Anne says :
If you are of a certain age (over 30) and of a certain persuasion (geeky), you probably remember The Bionic Woman the softer-core peddling of American values designed to capture the female 15 and under audience that was being lost by The Six Million Dollar Man in 1976. A quick recap to freshen the memory for those of you with out the auto-geek switch.
The show’s central conceit wasn’t the bionic replacement of limbs and organs – the melding of human tissue with computer technology in an age when the average computer filled a 9′x12′ room – nor was it the idea that a government agency could be fielding operatives who were using experimental technology to achieve slightly shady mission objectives. After all, we’d just come off the Watergate Hearings so the idea that our government was doing something we didn’t know about seemed not only plausible but damn likely.
No, the central conceit of The Bionic Woman was that an operative, an employee of the U.S. government who was the equivalent of a GS 15 (Steve Austin, the titular Six Million Dollar Man ), could lay a guilt trip on a Federal agency to the extent that they would spend millions of dollars to turn a school teacher into the first female cyborg and send her out in the field on black-bag missions that would probably have given the CIA pause if the show hadn’t been aimed at kids. The government doesn’t feel guilt. People do, though, and guilt plays a huge role in the new iteration of the show, Bionic Woman (pay attention to that missing article, it will be important later).
After a car accident that should be fatal – you have to give series producers this, they go for verisimilitude when they need to – Jaime Sommers (Michelle Ryan), a 20-something bartender with no military training at all, gets the cyborg treatment from Will Anthros (Chris Bowers) her college professor/surgeon/research director for a secret quasi-government project boyfriend. And Jaime’s bionic replacements come not just with the usual strength and speed that we of a certain age have come to expect from technology. They come with skills. Mad skills that life-long practitioners of aikido would drool to have. It seems, though, that the massive car accident just might not have been an accident after all.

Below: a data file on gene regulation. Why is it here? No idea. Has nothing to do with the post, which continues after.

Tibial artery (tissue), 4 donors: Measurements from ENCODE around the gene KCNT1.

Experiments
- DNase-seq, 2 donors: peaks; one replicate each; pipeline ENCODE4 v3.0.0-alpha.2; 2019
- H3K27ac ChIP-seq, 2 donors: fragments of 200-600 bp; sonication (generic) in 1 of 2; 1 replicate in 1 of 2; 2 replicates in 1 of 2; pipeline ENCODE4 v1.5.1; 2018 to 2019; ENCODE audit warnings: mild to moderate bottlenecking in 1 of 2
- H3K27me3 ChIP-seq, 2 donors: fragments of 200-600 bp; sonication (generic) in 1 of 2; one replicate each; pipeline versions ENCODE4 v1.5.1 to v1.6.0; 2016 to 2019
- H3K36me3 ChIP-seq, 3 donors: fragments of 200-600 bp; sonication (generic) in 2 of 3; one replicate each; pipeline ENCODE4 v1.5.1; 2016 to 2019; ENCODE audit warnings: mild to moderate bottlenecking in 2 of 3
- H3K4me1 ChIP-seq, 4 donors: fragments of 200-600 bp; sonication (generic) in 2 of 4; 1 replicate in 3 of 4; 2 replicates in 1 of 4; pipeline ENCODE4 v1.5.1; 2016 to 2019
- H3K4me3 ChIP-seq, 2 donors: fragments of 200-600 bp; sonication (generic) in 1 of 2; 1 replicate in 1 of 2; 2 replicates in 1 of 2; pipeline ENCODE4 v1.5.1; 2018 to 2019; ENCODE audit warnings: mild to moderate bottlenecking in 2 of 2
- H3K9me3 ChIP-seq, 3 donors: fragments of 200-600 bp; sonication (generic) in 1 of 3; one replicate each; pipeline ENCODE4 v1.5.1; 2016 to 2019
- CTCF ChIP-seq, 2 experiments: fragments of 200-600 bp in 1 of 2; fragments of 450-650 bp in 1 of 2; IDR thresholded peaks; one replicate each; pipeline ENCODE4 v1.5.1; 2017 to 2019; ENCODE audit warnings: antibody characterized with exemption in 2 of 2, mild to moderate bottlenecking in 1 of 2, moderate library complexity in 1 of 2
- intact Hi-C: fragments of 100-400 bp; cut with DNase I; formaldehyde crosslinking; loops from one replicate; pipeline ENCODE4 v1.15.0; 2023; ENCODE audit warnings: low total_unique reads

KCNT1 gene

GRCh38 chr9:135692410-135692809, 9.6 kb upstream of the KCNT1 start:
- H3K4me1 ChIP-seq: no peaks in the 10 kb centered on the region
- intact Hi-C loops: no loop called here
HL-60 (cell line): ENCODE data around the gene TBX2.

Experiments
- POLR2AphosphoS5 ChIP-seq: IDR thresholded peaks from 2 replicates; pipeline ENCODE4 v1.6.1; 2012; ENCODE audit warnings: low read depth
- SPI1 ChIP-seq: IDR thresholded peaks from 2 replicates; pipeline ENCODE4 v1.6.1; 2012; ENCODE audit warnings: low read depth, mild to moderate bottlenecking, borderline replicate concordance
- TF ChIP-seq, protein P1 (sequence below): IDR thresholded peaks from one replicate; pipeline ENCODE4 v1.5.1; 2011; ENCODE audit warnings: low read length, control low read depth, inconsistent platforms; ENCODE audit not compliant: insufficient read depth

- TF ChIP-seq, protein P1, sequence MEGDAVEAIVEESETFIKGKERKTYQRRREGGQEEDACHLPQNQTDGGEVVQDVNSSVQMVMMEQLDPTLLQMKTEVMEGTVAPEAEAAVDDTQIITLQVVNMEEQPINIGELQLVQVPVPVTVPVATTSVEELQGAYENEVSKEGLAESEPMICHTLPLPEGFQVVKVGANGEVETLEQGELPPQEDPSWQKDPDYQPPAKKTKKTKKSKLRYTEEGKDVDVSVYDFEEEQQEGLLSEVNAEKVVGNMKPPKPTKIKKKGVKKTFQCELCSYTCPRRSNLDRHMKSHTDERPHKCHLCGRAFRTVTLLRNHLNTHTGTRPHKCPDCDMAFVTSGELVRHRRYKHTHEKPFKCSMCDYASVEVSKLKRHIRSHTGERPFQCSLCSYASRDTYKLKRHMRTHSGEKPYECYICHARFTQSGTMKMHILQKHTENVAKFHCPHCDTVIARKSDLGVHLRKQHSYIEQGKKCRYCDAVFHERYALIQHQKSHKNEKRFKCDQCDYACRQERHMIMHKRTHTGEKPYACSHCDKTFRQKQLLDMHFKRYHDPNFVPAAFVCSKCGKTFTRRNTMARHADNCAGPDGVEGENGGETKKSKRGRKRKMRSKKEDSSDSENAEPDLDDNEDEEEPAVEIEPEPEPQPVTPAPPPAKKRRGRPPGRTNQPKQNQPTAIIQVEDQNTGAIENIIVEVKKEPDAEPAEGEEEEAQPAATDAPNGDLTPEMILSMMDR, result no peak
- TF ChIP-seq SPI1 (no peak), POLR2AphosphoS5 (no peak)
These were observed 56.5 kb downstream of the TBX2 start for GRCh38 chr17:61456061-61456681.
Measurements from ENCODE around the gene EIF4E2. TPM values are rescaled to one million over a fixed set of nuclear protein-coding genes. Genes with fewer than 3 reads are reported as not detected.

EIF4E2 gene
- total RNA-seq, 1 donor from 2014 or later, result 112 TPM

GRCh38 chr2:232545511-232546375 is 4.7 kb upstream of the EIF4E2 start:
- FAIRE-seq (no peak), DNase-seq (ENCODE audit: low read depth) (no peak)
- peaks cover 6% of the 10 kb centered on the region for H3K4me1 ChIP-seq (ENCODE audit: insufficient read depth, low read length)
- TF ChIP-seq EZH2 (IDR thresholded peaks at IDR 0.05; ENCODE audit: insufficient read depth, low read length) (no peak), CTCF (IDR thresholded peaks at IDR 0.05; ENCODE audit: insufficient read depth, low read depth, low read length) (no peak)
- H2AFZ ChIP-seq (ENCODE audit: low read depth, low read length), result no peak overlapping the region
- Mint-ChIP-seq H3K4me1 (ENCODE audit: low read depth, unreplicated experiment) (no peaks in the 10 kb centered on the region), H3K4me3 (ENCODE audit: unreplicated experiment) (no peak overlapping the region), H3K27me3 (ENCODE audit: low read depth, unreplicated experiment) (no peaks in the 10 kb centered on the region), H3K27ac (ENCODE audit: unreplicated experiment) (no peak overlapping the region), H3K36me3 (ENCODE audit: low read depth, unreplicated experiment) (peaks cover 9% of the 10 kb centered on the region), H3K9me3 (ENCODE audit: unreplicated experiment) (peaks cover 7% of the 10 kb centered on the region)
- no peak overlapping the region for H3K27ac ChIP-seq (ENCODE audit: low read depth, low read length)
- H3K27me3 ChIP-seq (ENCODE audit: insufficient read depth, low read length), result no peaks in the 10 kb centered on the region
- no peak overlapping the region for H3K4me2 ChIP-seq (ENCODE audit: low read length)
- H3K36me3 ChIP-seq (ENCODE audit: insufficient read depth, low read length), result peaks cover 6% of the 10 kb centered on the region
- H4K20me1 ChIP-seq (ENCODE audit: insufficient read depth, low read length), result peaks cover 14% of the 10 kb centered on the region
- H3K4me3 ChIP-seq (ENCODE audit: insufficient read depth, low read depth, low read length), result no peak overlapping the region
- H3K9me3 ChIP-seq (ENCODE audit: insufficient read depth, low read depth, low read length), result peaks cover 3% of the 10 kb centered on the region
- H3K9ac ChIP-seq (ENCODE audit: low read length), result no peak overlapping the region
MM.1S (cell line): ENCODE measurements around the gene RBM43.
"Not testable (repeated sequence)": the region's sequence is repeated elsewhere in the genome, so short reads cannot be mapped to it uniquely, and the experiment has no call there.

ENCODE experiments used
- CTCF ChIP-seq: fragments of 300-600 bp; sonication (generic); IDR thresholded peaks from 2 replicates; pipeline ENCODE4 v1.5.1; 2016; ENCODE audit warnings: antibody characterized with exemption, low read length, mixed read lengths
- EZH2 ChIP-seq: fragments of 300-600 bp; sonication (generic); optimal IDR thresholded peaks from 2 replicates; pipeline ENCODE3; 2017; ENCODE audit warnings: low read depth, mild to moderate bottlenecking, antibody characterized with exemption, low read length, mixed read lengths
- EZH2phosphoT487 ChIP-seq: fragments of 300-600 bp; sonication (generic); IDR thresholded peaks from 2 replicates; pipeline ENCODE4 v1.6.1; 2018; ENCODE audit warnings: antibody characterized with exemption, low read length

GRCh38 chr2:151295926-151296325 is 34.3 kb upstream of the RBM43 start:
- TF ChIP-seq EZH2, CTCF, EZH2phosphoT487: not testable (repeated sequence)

Oh no, boys and girls, said government project, dark and spooky as it is, has that problem that is so handy for writers: it leaks like a sieve in a hurricane. So now project head Jonas Bledsoe (Miguel Ferrer in a sledgehammer subtle performance) has two problems on his hands. He has to figure out how to convince Jaime to “repay her debt” to the project and come work for him, and he has to figure out what to do about the project’s first bionic experiment Sarah Corvis (Katee Sackhoff, marvelously psychotic and chewing the scenery for all she’s worth).
The screener for this show felt like a thrown together pilot: just enough flash to sell the people who sign the checks but not quite finished around the edges. Executive producers David Eick (late of Battlestar Galactica , Glen Morgan, Jason Smilovic, (Laeta Kalogridis and Michael Dinner, pilot) hit most of the marks weaving in the government conspiracy angle (is this a private project or is it a black bag job?), the unpredictability of the lone assassin with skills (is all of Sarah’s crazy really just sexual jealousy?), our simultaneous dependence on and fear of technology (or is something in her bionics making her a whack job?), and, of course, a good looking cast. But if they’re going to make it work they need to go dark, not that sort of 80% black, construction paper dark that TV is so famous for. No, they’re going to have to go untrustworthy government, no hope, backed into a corner, ready to chew your leg off to get out of the trap dark if they’re going to make it work.